Saturday, April 13, 2024

Women Need More Opportunities To Decline

I'm the head of our parish council. At a recent meeting, one of the topics came from the Vatican and Pope Francis' push to give more power to women within the Church.

First, I have no idea what he's saying. Every parish I've ever seen is run by women. The husbands are working and the wives are volunteering. Every single parish has been like this. Just what opportunities women are missing are beyond me.

Further, I'd bet that about half our priests, bishops and cardinals are gay. From the parish on up, it's hard to see where the Clint Eastwood types are hiding. Still, they must be there, keeping women oppressed, because this is a big deal for the pope.

Maybe I've got a skewed view of the situation for some reason. I don't really care whether I do or not. I don't plan on sticking around in this gig if it's going to end up like my career where I worked at a place whose internal corporate newspaper took swipes at me in every issue. Every single time, there was a story about this woman, that minority, the gay guy across the hall or the transgender, one-legged Eskimo driving the courier van and how much each of them had to overcome. Always implied was that I was the thing they had to overcome, the straight, white male oppressor.

That was irritating, but tolerable because they paid me money. The Church doesn't pay me a dime. I don't see any reason to volunteer to experience that particular déjà vu.

Finally, I took the job when it was announced that our existing chair had to step down. In a room full of candidates, the priest asked for volunteers. It was only after the silence got awkward that I said I'd do it. All the women present had an opportunity to seize power and none of them did.

That's the real lesson here. If you don't take advantage of the leadership opportunities you're given, it might be a good idea to stop yapping about women not having enough of them.

Her: "They offered me the COO position, but I don't see why I have to play second to a man."

Him: (God, I wish she'd shut up and go away.)

Cat: (There aren't enough treats in the world to make this worthwhile. I see a hairball in her shoes in the very near future.)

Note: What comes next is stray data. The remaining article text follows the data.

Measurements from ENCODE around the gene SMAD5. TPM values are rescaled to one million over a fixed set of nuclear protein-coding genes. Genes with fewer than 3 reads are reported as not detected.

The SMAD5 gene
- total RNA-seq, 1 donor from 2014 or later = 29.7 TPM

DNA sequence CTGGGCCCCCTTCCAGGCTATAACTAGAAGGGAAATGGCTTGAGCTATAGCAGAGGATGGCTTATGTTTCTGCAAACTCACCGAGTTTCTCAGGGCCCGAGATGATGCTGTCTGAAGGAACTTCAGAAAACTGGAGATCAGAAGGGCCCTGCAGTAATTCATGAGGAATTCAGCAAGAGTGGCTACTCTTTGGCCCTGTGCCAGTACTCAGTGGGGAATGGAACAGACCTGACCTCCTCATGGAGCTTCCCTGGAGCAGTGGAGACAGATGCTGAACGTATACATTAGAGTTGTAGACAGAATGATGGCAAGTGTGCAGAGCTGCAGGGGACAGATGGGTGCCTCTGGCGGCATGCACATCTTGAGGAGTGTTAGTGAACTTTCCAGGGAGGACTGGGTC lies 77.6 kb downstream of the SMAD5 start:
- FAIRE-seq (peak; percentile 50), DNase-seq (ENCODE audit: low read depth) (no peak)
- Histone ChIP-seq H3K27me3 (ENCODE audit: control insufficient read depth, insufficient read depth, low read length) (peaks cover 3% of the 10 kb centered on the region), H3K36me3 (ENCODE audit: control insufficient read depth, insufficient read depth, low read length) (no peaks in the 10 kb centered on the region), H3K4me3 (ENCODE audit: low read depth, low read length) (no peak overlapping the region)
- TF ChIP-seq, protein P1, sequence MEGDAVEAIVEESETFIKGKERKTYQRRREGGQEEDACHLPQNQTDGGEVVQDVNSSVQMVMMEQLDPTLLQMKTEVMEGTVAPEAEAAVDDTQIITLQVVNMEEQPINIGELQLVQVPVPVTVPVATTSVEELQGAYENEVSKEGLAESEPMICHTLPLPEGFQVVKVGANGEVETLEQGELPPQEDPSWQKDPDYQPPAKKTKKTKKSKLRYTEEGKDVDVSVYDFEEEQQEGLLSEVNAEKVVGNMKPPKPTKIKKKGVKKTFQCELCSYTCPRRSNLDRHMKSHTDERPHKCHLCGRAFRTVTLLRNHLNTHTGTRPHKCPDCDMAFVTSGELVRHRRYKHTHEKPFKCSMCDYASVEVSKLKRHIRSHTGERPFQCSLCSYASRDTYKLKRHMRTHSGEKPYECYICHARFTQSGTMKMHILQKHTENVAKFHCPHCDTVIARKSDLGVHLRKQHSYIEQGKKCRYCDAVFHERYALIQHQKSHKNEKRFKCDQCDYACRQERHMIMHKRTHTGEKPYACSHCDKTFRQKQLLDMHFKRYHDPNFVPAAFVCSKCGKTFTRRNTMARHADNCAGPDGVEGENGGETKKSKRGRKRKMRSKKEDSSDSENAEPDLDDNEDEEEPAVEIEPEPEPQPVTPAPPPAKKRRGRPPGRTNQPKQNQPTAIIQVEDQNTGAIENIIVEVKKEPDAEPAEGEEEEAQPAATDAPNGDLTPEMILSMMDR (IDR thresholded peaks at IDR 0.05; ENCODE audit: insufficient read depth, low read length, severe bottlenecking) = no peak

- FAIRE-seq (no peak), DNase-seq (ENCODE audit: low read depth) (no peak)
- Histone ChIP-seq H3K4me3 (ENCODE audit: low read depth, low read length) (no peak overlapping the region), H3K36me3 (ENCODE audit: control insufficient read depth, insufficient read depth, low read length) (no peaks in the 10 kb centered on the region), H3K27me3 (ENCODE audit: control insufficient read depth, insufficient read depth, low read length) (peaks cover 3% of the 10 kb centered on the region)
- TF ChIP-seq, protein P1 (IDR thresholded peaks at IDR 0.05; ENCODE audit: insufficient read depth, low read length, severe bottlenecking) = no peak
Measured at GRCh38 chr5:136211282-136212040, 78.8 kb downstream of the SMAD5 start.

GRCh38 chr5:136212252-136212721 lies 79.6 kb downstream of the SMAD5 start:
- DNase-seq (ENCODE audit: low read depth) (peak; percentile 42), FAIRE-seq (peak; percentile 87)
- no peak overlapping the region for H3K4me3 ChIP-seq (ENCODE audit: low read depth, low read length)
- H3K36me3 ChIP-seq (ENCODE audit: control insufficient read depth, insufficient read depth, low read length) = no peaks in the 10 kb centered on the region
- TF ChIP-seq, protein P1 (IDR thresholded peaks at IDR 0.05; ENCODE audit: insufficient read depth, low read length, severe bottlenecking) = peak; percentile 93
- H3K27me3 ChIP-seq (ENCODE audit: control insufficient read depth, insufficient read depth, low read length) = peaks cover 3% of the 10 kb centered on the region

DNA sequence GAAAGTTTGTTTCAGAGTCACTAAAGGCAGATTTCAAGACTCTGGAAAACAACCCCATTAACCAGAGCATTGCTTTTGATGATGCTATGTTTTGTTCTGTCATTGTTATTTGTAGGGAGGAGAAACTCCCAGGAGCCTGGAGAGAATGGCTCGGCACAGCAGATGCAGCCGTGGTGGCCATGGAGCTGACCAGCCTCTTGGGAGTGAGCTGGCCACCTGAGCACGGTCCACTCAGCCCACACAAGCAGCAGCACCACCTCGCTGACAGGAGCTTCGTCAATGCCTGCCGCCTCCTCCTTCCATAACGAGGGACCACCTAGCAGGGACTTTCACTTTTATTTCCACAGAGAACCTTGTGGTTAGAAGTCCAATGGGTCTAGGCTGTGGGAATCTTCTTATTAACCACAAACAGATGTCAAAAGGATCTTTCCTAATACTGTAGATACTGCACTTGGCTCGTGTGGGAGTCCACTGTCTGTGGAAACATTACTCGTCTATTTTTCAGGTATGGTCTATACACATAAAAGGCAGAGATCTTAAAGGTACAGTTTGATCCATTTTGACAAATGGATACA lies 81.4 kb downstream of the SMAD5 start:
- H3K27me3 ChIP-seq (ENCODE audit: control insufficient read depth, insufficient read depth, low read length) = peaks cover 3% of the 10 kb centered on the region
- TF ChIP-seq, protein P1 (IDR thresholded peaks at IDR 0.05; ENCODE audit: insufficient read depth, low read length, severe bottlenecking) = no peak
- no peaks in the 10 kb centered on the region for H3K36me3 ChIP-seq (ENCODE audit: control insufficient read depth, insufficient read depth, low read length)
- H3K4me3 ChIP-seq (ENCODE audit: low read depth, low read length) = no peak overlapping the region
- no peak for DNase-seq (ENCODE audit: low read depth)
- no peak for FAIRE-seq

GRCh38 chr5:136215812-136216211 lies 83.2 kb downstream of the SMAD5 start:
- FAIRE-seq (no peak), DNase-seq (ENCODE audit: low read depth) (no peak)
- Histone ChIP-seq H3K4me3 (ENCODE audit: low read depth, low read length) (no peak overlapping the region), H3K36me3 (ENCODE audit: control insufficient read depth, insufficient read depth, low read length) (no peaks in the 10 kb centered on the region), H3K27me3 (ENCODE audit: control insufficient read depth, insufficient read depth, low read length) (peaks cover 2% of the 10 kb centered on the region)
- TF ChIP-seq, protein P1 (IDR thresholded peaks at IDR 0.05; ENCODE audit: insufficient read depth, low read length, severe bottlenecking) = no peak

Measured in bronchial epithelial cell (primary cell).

tim eisele said...

I don't know as I'd call being the unpaid chairman of a non-profit organization like a parish council much of a plum leadership position. I've been drafted to chair the board of a non-profit myself, and these positions are basically all responsibility and no power. The only thing I actually have the power to do, is make sure that meetings don't run on forever. Which is something, but not much. Thankless, in other words. The general approach to succession in the various boards I have seen, is to recruit a new board member, and then quickly draft them into being the Chair before they fully realize that it is not a great job.

Ohioan@Heart said...


Yes “leadership” of a non-profit organization is not a plum assignment. I did my bit of purgatory by being on the board of a couple of youth baseball boards. As soon as I was elected one of the out going members took me aside and told me ‘I know you know that you can’t please everybody. What you don’t know is that you can’t please anybody. So do what you think is right. That way you’ll be able to sleep at night.” I took that as my mantra. Not only for the combined decade on those boards, but for my work life as well. I’m sure I pissed people off, but I did sleep well (and still do).


My experience with leadership is that people either are or aren’t leaders. The ones that aren’t try to cover it by being very controlling. Those that are find people they can trust and turn them loose. Oh, and the advice above fits to your case as well. Do what you think is right. Do that and I know you won’t go far wrong.